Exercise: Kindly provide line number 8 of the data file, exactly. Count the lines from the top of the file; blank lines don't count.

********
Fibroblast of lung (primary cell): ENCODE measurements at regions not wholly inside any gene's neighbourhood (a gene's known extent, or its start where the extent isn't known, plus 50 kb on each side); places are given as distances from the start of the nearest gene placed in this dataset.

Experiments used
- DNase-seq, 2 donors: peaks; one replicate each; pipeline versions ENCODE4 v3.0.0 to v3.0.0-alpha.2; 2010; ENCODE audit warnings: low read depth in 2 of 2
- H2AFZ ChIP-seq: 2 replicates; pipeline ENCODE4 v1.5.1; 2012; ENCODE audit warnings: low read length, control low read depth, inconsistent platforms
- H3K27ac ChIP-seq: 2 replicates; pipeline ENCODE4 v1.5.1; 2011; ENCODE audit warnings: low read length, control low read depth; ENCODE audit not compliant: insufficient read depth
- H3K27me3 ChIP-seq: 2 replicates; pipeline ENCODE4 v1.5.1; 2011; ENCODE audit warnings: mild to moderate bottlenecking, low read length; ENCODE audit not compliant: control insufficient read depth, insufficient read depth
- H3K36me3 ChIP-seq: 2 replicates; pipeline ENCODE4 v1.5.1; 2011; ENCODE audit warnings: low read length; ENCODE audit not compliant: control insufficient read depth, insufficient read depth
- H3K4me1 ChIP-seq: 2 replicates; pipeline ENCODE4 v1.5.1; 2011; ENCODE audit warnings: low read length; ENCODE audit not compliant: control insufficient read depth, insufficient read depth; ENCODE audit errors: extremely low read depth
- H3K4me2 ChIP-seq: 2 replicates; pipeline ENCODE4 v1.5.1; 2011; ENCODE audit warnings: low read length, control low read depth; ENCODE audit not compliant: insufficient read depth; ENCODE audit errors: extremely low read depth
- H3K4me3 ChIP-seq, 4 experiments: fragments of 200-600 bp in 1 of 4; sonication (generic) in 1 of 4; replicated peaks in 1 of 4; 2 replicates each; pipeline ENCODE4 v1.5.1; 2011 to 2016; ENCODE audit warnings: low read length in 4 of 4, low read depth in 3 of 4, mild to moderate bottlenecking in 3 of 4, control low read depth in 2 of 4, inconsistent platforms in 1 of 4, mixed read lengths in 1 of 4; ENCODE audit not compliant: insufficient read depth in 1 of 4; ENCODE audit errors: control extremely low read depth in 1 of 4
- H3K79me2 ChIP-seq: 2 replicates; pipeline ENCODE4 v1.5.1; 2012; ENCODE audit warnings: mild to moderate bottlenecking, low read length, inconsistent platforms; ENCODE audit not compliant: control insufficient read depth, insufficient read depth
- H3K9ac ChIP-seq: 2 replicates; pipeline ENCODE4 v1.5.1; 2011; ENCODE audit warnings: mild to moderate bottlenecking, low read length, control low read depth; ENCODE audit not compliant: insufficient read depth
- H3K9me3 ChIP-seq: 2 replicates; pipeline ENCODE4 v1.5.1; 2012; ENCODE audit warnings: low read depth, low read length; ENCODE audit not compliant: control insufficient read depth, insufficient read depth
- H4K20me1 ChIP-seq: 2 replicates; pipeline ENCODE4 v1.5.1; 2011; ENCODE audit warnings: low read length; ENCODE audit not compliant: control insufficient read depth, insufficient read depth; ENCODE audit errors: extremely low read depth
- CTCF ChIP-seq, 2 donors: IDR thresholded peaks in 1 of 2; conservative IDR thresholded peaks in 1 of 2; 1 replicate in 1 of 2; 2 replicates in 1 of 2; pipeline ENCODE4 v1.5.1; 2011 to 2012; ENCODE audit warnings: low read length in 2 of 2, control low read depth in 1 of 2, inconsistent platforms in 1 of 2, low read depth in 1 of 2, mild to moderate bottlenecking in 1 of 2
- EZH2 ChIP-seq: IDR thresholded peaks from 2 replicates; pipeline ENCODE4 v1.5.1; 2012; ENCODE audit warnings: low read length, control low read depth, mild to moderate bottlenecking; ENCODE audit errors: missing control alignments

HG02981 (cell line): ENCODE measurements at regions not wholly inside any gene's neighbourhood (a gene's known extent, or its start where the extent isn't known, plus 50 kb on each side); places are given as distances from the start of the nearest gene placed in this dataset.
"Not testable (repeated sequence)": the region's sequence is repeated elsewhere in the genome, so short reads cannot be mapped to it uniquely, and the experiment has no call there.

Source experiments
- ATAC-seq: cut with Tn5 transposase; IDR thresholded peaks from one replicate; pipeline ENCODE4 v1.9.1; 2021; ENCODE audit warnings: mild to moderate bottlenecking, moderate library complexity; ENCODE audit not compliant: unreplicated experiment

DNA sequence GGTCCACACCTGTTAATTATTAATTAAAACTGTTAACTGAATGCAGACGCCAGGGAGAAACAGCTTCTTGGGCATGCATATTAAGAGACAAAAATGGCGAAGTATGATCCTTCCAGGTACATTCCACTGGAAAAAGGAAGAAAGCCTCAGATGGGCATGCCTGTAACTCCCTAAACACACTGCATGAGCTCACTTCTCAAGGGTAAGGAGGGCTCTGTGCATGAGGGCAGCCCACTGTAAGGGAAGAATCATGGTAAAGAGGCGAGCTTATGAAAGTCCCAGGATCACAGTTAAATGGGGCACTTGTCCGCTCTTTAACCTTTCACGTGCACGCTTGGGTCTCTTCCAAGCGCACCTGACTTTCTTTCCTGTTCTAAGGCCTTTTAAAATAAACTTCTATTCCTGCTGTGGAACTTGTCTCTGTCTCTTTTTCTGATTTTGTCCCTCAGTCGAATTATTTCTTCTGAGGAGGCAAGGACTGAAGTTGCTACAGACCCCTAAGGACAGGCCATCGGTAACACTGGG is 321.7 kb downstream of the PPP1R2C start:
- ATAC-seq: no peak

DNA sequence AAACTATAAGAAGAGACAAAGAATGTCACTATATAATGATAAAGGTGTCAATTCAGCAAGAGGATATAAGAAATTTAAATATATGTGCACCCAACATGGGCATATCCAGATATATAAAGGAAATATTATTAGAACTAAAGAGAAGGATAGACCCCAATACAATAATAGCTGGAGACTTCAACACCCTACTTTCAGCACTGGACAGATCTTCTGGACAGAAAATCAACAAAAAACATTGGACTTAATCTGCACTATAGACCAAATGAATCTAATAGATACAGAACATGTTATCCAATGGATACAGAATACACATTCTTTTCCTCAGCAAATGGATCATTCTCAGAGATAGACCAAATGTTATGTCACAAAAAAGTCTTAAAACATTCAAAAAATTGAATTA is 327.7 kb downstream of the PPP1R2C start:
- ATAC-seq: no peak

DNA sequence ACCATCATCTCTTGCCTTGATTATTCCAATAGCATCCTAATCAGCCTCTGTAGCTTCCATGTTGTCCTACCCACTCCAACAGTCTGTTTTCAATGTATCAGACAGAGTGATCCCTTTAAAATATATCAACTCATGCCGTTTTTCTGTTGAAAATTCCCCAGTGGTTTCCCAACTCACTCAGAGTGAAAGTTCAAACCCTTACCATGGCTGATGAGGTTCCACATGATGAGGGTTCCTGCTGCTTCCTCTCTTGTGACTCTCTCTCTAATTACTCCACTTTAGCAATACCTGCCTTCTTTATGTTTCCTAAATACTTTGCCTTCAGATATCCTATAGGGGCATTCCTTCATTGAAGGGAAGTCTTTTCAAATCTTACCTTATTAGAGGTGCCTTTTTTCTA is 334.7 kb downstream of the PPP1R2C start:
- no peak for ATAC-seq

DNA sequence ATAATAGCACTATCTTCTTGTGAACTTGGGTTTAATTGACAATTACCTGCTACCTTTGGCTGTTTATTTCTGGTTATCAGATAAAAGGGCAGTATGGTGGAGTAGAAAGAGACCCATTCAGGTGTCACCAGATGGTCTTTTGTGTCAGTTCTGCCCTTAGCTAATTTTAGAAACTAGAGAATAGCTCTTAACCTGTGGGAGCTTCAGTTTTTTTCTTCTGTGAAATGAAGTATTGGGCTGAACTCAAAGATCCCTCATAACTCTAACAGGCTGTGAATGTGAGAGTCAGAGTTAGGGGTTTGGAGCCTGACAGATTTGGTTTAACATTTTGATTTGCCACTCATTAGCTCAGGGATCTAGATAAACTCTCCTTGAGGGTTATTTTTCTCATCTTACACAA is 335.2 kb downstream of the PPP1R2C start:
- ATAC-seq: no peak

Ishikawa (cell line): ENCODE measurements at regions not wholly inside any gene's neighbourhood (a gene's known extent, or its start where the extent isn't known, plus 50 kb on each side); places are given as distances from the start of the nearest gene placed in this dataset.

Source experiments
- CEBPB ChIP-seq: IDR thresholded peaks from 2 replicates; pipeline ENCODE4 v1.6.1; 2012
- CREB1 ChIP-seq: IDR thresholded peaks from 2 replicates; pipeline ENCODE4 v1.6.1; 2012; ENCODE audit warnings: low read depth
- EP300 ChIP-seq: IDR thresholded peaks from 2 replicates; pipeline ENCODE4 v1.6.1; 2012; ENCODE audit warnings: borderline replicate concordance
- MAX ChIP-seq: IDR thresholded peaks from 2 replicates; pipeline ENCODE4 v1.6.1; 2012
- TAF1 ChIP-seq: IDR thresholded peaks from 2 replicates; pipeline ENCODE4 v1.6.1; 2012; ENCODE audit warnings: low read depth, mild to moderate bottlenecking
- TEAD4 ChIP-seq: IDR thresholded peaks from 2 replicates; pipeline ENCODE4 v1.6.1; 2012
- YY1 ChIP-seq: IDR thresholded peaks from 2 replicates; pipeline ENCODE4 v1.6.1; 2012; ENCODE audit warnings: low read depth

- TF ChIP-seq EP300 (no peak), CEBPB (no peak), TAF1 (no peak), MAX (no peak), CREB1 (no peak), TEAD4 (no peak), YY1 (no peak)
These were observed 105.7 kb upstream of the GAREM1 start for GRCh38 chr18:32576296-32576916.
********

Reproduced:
- H3K4me1 ChIP-seq: 2 replicates; pipeline ENCODE4 v1.5.1; 2011; ENCODE audit warnings: low read length; ENCODE audit not compliant: control insufficient read depth, insufficient read depth; ENCODE audit errors: extremely low read depth